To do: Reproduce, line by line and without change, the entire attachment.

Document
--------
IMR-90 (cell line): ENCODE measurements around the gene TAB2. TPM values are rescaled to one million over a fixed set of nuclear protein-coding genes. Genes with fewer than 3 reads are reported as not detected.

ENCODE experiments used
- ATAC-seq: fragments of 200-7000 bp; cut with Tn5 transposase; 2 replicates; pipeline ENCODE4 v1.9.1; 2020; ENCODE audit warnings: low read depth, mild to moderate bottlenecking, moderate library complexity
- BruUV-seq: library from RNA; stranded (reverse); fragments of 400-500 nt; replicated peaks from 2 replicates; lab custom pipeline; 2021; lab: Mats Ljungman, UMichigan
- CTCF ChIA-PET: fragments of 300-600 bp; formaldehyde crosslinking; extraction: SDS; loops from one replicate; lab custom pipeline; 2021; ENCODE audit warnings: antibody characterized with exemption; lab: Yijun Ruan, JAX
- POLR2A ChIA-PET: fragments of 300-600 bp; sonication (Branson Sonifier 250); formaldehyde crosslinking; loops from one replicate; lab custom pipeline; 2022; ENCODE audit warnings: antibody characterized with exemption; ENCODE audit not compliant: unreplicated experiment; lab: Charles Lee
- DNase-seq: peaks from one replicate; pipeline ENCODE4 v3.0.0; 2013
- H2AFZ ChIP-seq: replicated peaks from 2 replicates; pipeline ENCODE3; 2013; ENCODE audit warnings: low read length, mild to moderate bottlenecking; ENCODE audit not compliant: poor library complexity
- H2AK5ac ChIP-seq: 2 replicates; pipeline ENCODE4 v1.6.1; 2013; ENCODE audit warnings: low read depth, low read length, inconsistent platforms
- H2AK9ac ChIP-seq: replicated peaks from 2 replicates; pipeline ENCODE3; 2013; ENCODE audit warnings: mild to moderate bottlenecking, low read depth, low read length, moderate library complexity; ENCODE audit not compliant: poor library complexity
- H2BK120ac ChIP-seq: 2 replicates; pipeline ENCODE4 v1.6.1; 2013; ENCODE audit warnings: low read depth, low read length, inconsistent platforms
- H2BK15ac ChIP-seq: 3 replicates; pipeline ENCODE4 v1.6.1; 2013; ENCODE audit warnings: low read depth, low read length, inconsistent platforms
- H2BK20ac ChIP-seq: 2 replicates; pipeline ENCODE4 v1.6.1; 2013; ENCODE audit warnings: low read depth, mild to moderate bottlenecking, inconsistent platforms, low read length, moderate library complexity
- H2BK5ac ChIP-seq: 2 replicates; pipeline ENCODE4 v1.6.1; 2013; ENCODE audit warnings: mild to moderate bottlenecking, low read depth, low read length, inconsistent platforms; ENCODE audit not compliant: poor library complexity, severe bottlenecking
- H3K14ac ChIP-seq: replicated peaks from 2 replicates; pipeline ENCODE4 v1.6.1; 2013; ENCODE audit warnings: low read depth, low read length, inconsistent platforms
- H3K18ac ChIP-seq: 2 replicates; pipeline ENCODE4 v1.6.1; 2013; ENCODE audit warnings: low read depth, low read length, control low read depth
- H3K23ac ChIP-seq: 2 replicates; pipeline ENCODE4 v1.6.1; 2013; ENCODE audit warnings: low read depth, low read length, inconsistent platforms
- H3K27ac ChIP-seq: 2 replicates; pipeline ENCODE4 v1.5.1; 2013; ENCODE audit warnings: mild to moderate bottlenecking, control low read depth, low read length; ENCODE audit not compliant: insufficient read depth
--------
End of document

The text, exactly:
IMR-90 (cell line): ENCODE measurements around the gene TAB2. TPM values are rescaled to one million over a fixed set of nuclear protein-coding genes. Genes with fewer than 3 reads are reported as not detected.

ENCODE experiments used
- ATAC-seq: fragments of 200-7000 bp; cut with Tn5 transposase; 2 replicates; pipeline ENCODE4 v1.9.1; 2020; ENCODE audit warnings: low read depth, mild to moderate bottlenecking, moderate library complexity
- BruUV-seq: library from RNA; stranded (reverse); fragments of 400-500 nt; replicated peaks from 2 replicates; lab custom pipeline; 2021; lab: Mats Ljungman, UMichigan
- CTCF ChIA-PET: fragments of 300-600 bp; formaldehyde crosslinking; extraction: SDS; loops from one replicate; lab custom pipeline; 2021; ENCODE audit warnings: antibody characterized with exemption; lab: Yijun Ruan, JAX
- POLR2A ChIA-PET: fragments of 300-600 bp; sonication (Branson Sonifier 250); formaldehyde crosslinking; loops from one replicate; lab custom pipeline; 2022; ENCODE audit warnings: antibody characterized with exemption; ENCODE audit not compliant: unreplicated experiment; lab: Charles Lee
- DNase-seq: peaks from one replicate; pipeline ENCODE4 v3.0.0; 2013
- H2AFZ ChIP-seq: replicated peaks from 2 replicates; pipeline ENCODE3; 2013; ENCODE audit warnings: low read length, mild to moderate bottlenecking; ENCODE audit not compliant: poor library complexity
- H2AK5ac ChIP-seq: 2 replicates; pipeline ENCODE4 v1.6.1; 2013; ENCODE audit warnings: low read depth, low read length, inconsistent platforms
- H2AK9ac ChIP-seq: replicated peaks from 2 replicates; pipeline ENCODE3; 2013; ENCODE audit warnings: mild to moderate bottlenecking, low read depth, low read length, moderate library complexity; ENCODE audit not compliant: poor library complexity
- H2BK120ac ChIP-seq: 2 replicates; pipeline ENCODE4 v1.6.1; 2013; ENCODE audit warnings: low read depth, low read length, inconsistent platforms
- H2BK15ac ChIP-seq: 3 replicates; pipeline ENCODE4 v1.6.1; 2013; ENCODE audit warnings: low read depth, low read length, inconsistent platforms
- H2BK20ac ChIP-seq: 2 replicates; pipeline ENCODE4 v1.6.1; 2013; ENCODE audit warnings: low read depth, mild to moderate bottlenecking, inconsistent platforms, low read length, moderate library complexity
- H2BK5ac ChIP-seq: 2 replicates; pipeline ENCODE4 v1.6.1; 2013; ENCODE audit warnings: mild to moderate bottlenecking, low read depth, low read length, inconsistent platforms; ENCODE audit not compliant: poor library complexity, severe bottlenecking
- H3K14ac ChIP-seq: replicated peaks from 2 replicates; pipeline ENCODE4 v1.6.1; 2013; ENCODE audit warnings: low read depth, low read length, inconsistent platforms
- H3K18ac ChIP-seq: 2 replicates; pipeline ENCODE4 v1.6.1; 2013; ENCODE audit warnings: low read depth, low read length, control low read depth
- H3K23ac ChIP-seq: 2 replicates; pipeline ENCODE4 v1.6.1; 2013; ENCODE audit warnings: low read depth, low read length, inconsistent platforms
- H3K27ac ChIP-seq: 2 replicates; pipeline ENCODE4 v1.5.1; 2013; ENCODE audit warnings: mild to moderate bottlenecking, control low read depth, low read length; ENCODE audit not compliant: insufficient read depth